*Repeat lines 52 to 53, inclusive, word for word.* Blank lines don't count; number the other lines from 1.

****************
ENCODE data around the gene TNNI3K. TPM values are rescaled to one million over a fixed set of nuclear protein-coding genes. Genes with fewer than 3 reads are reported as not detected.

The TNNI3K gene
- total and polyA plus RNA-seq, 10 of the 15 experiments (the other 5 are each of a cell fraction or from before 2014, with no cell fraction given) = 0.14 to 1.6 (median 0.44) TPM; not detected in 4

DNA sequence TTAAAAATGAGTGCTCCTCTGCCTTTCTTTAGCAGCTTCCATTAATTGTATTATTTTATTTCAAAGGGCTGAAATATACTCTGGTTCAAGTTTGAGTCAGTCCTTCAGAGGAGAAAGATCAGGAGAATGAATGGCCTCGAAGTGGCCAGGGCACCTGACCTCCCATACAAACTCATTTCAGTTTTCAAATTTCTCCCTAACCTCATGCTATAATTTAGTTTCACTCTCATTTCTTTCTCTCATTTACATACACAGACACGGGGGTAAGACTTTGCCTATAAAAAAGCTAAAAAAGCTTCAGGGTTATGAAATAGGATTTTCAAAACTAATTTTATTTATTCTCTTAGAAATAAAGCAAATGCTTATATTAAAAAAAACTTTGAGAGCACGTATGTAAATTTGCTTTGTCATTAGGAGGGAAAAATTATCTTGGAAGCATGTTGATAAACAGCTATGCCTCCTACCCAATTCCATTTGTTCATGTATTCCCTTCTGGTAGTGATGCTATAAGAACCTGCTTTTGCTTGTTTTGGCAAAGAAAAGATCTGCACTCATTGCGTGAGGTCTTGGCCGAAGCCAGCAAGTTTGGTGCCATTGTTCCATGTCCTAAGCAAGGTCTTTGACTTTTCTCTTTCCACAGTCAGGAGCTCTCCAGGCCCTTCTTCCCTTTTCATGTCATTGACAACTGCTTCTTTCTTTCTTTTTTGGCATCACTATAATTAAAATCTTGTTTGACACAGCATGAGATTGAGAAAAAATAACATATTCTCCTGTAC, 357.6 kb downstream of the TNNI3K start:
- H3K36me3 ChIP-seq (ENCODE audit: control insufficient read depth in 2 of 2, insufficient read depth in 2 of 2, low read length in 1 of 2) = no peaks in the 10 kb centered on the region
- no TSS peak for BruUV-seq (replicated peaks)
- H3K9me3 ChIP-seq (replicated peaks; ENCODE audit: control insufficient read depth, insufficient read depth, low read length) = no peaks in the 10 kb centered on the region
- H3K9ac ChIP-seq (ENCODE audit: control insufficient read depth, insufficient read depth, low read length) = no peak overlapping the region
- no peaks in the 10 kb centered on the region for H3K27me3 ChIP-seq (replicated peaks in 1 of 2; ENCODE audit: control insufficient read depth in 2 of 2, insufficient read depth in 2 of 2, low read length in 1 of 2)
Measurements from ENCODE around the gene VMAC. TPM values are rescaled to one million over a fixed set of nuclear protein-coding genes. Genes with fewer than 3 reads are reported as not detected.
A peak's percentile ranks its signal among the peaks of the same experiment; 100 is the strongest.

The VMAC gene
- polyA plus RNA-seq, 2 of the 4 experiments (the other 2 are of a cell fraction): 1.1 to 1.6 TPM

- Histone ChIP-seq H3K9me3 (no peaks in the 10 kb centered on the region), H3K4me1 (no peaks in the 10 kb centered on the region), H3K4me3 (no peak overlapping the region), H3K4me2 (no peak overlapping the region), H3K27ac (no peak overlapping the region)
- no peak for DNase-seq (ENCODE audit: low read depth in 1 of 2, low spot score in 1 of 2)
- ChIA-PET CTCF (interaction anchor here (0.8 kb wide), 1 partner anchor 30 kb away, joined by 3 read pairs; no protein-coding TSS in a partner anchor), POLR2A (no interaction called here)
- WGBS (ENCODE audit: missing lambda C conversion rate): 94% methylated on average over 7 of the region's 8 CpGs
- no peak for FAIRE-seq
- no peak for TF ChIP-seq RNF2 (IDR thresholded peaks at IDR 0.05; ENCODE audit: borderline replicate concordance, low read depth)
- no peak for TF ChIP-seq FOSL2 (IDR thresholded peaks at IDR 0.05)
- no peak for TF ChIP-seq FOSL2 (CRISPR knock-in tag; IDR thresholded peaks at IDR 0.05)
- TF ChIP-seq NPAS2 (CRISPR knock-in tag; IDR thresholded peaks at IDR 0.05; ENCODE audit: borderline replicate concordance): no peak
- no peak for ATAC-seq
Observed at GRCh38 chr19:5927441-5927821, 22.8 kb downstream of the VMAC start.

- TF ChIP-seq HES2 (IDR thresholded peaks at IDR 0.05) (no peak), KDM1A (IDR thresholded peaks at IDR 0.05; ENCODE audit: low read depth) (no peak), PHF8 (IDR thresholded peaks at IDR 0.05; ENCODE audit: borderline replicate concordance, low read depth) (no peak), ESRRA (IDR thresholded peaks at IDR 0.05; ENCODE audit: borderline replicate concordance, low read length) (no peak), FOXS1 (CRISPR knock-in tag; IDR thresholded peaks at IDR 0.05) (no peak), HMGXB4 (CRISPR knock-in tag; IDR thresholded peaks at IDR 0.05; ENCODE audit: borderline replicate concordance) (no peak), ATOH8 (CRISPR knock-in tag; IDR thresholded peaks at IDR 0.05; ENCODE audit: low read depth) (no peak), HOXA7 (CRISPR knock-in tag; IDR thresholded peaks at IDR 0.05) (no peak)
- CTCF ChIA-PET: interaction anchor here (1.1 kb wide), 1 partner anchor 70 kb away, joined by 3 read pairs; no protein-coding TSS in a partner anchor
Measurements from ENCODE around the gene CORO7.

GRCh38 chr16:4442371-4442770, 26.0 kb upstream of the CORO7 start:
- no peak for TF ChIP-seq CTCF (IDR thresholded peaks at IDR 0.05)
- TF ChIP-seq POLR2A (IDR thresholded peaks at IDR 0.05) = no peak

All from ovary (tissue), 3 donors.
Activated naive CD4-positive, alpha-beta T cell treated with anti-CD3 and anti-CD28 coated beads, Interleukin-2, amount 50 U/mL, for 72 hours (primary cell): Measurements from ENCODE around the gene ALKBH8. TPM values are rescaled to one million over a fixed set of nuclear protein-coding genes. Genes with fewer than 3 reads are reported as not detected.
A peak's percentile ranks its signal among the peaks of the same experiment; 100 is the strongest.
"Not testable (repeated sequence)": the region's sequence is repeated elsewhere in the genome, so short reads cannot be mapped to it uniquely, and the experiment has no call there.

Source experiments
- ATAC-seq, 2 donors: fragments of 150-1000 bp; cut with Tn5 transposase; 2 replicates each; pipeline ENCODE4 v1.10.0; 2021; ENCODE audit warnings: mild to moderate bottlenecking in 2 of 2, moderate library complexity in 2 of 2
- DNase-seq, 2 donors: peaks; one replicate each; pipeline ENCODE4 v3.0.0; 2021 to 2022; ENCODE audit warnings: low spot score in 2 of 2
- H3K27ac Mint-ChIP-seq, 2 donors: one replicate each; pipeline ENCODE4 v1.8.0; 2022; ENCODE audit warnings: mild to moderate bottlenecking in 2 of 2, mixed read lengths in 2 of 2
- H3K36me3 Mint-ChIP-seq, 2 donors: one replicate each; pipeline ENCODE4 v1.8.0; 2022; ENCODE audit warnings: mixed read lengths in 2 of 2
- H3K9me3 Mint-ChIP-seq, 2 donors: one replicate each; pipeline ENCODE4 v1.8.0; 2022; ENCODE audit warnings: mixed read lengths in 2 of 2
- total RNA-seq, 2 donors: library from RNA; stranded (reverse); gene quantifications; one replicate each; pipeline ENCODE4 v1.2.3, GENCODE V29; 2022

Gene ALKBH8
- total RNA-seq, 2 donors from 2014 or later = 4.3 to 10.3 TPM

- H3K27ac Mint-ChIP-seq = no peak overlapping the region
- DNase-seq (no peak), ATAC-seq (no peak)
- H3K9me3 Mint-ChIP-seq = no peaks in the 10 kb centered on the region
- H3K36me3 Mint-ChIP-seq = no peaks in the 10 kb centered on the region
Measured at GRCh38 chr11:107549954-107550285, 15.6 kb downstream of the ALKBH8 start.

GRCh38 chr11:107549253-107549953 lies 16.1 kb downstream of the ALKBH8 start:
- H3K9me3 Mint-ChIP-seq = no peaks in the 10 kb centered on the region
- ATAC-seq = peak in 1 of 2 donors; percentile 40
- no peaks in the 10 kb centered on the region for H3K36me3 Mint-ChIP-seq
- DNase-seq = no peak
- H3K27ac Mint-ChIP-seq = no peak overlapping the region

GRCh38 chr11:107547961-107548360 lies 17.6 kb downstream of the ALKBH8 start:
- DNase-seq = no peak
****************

- no peaks in the 10 kb centered on the region for H3K36me3 Mint-ChIP-seq
- DNase-seq = no peak